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Pafos harbour (without pelicans)
Pafos lies in the west of Cyprus, just below the Akamas peninsula. It has a nice harbour where the tourists assemble to enjoy the sun, sea and restaurants. There is supposed to be a pelican here, but when we were on holiday, he was on holiday too. He probably took his holiday somewhere in Africa.The medieval fortress in Pafos has a striking resemblance with those in Larnaka en Lemesos. For once, we didn't go inside. But we bet they have the same photo-exhibition.

Pafos castle

We went for a walk a bit North of Pafos. We started at a monastery (of course, on Cyprus all walks start at monasteries) and came along these antennas at the top of the first hill.

 Antennas on top of a mountain


The Cypriots love to put something on top of mountains. In this case, the monastery was in the valley, so they opted for the antennas. From this place you have also a great view over Pafos (looking the other direction, of course). The vineyards are still in the winter sleep. At places like this you realise it is only January. 

Vineyards and trees

Donkeys are still used by farmers for the work at the land. They can carry big loads and can stand waiting for their bosses to collect these loads for hours if necessary.

A donkey that looks like Leon's father

According to Leon, this donkey looks like his father, but I don't see the resemblance. 

Agio Neofytes

This tree is in trouble


Our walk also ends at the monastery: Agio Neofytes. That is fortunate, for our car is parked there. When approaching the monastery from the mountainside, we could peek at the monks on the courtyard, but now the place seems deserted. Only at the museum with religious art and old maps of Cyprus we find a monk, who sells us a ticket.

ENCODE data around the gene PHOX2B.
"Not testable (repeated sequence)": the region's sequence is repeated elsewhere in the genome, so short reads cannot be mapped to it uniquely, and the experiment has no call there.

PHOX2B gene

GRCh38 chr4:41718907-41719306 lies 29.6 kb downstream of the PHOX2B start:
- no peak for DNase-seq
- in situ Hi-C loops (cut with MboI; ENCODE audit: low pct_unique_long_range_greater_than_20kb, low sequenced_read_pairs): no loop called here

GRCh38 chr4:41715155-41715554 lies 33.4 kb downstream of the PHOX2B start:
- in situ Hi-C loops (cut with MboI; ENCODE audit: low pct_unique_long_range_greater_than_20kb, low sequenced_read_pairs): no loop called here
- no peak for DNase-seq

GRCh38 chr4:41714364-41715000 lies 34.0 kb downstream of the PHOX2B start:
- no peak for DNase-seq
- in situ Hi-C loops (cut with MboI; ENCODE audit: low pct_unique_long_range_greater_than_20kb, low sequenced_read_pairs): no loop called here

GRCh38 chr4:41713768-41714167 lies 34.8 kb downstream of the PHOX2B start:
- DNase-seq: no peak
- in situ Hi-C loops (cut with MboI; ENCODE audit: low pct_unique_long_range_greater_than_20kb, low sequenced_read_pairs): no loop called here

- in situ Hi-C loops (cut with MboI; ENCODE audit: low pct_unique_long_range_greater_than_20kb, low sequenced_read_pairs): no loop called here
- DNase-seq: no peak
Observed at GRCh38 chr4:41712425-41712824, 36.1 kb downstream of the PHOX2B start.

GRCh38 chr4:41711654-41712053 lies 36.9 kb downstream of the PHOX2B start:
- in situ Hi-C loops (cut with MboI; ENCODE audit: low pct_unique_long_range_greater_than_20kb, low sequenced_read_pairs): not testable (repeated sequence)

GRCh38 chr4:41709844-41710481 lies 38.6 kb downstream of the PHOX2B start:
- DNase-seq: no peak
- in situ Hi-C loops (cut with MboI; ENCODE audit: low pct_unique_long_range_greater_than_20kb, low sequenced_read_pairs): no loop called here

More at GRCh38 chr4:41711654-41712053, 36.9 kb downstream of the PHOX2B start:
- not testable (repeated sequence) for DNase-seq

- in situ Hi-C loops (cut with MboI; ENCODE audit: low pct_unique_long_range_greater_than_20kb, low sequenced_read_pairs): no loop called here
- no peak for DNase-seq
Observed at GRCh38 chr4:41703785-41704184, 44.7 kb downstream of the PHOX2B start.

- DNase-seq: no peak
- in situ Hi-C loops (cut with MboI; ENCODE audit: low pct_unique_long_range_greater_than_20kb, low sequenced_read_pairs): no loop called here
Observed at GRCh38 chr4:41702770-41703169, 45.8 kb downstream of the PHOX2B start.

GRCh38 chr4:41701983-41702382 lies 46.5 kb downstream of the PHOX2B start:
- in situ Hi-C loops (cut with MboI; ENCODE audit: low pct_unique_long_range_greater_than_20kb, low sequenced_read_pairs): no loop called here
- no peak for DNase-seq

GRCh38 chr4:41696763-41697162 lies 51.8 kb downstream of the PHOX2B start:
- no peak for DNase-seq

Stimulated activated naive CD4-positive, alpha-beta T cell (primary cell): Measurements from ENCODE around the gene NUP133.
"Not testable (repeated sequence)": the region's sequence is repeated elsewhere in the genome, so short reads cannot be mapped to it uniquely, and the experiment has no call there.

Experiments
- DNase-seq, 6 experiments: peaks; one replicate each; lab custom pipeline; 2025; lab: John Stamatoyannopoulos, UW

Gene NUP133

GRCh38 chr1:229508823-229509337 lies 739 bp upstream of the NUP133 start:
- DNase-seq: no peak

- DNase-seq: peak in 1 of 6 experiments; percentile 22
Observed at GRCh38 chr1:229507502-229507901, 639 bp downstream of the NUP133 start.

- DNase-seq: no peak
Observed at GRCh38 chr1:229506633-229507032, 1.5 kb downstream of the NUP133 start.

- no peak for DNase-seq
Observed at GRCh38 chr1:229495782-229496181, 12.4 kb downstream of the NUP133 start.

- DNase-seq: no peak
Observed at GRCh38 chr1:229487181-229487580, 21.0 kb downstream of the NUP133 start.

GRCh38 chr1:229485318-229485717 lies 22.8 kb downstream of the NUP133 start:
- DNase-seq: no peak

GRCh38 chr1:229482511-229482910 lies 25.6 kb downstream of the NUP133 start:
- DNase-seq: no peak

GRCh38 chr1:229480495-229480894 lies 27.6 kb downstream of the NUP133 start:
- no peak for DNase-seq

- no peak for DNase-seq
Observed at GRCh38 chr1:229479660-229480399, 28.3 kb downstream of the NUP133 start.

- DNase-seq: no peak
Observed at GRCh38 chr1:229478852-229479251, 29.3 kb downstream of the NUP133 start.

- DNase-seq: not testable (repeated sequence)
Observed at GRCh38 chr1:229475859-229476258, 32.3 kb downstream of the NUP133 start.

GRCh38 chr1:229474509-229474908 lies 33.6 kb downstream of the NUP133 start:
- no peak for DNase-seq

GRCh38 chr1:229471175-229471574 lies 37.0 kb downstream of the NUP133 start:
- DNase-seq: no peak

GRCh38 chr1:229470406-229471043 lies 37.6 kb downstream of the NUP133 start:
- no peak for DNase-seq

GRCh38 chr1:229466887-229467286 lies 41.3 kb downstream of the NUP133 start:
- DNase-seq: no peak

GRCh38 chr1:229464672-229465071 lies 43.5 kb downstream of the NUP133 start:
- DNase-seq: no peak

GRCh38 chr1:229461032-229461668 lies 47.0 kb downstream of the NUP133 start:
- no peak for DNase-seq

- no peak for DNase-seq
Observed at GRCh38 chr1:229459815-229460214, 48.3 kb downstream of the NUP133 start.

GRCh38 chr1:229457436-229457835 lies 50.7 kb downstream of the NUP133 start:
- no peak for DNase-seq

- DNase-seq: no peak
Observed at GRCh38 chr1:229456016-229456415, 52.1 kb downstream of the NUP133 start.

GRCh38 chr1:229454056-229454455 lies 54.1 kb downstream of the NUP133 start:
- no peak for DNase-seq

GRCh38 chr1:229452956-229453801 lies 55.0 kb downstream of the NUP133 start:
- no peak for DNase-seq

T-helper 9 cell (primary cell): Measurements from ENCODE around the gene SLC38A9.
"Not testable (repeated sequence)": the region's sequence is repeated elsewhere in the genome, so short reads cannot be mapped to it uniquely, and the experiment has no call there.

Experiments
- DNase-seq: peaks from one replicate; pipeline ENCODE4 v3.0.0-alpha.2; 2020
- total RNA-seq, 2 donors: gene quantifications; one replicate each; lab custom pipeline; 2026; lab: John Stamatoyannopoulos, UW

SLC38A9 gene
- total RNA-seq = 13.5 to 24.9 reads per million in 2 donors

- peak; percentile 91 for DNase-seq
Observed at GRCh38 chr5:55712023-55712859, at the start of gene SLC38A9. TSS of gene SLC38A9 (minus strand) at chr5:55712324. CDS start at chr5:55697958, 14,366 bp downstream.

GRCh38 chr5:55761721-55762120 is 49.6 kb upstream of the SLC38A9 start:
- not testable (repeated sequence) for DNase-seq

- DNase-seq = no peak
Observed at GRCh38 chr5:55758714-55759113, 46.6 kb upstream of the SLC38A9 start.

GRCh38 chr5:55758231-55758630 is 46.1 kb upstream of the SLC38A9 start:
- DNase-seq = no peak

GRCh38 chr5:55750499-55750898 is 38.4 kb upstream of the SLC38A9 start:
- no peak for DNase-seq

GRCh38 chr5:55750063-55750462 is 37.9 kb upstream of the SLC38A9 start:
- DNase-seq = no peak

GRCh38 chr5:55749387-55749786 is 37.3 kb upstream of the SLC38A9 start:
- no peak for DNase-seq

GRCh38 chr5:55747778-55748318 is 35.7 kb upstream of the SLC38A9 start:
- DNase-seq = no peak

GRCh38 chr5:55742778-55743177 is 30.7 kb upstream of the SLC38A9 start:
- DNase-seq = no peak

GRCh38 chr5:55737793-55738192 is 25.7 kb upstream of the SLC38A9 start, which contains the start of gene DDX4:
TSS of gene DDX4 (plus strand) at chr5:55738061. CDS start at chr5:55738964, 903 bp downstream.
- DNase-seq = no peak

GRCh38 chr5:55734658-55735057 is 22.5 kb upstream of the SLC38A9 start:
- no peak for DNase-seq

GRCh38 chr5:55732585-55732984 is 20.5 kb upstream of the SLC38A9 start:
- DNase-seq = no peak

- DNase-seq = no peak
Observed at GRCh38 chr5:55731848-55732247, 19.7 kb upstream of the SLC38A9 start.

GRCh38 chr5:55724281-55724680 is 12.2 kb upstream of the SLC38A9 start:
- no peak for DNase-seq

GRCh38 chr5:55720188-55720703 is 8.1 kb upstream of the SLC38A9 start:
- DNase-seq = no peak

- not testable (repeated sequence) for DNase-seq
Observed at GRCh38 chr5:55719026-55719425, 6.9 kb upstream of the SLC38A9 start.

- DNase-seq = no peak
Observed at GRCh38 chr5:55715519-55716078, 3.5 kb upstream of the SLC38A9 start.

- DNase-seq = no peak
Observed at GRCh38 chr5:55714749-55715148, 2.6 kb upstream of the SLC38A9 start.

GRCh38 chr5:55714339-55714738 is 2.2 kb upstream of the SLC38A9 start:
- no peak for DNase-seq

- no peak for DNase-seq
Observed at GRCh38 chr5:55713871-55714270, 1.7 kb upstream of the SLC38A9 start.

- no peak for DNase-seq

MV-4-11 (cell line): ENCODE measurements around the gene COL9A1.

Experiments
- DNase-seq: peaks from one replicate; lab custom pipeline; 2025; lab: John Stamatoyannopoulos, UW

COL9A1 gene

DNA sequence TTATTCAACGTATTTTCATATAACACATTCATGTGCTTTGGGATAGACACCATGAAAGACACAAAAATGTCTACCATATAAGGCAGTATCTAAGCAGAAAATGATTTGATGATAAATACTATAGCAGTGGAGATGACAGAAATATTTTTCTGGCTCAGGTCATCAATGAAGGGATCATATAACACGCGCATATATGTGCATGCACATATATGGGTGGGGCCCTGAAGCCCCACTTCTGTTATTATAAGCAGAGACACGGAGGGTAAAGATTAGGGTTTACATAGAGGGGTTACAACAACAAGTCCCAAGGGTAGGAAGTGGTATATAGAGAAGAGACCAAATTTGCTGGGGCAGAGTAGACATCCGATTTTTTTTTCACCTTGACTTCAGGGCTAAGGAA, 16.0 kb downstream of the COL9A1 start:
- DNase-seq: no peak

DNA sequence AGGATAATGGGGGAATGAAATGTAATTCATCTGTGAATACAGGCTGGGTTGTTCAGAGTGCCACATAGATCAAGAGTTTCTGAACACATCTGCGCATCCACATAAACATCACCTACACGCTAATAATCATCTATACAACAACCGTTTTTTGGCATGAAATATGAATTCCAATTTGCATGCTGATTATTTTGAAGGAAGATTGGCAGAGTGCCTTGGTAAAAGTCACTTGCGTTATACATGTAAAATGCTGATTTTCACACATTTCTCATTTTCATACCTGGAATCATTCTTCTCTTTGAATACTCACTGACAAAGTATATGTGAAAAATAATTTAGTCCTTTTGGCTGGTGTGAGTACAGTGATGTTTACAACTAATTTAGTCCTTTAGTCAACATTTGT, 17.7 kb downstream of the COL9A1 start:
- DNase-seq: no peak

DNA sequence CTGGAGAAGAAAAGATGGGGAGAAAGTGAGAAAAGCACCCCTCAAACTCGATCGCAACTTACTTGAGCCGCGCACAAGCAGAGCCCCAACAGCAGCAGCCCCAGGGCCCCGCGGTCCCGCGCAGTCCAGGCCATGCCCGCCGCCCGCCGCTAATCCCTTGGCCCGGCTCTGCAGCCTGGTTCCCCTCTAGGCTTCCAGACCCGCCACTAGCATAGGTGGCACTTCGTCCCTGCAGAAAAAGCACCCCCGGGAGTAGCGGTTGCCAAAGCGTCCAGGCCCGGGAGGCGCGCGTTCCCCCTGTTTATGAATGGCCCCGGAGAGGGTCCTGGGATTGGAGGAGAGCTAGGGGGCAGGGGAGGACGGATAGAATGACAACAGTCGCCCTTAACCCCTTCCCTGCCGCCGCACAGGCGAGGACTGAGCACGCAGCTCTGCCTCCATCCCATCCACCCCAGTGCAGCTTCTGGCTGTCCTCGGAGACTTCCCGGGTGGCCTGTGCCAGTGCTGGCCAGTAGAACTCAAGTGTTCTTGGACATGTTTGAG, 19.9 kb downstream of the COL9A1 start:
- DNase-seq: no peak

Close to the monastery are the caves where a hermit lived for years. It must be pretty boring, for he covered almost every bit of the walls and ceiling of the caves with pictures of saints. 

The hermit's place

Inside the cave there is a sign "Please don't sit at the table of the saint". It looks very inviting, though.


Typical Cypriot view: cats. They all ran to Leon when he took the camera out. But apparently they were more interested in Leon than in the camera, because they didn't come to Mirjam when she took over. And Leon is allergic to cats. 

Neo Pafos

Back in Pafos, we go to Neo Pafos. In spite of its name, these are the remains of the old Greek city. There are lots of mosaics and some buildings. It covers a large area, which may be one of the reasons that it is on the Unesco World Heritage List.  

Mosaics at Neo Pafos


More mosaics

Avagas Gorge

Another thing you should see when going to Pafos, is the Avagas gorge. When going with a guide, you can approach it from the upper end, but that path is very hard to find. Almost as good is walking in from the down end. This way it gets better every meter. 

That is, if you dare to enter the gorge after reading all the warning signs at the entrance. Beware, flash floods (the actual text is a lot longer, but the meaning is the same). Beware of falling rocks. Never enter when an earthquake might happen. Watch out for snakes. Etcetera, etcetera.

Avagas gorge

Aphrodite's rock

The Greek goddess Aphrodite is born on Cyprus. Or actually, she is born from the foam of the sea around this rock, on the beach close to Pafos. In ancient times, lots of people came here to join in the fertility rituals here and at the nearby temple. In Greek, the rock is called Petra tou Romiou.

Aphrodite's Rock

Sunset at Aphrodite's Rock

It is a good place for pictures of sunset - when the sun cooperates. In our case, the day before and after we were here, we had the most magnificent sunsets with orange skies. When we were at Aphrodite's Rock, this was the best as it got.  You might know rule number one of sunset photography: never look back when you think you've seen the best and are on your way back home, it might force you to take out your camera-equipment again. We looked back, but it didn't get any better than this.


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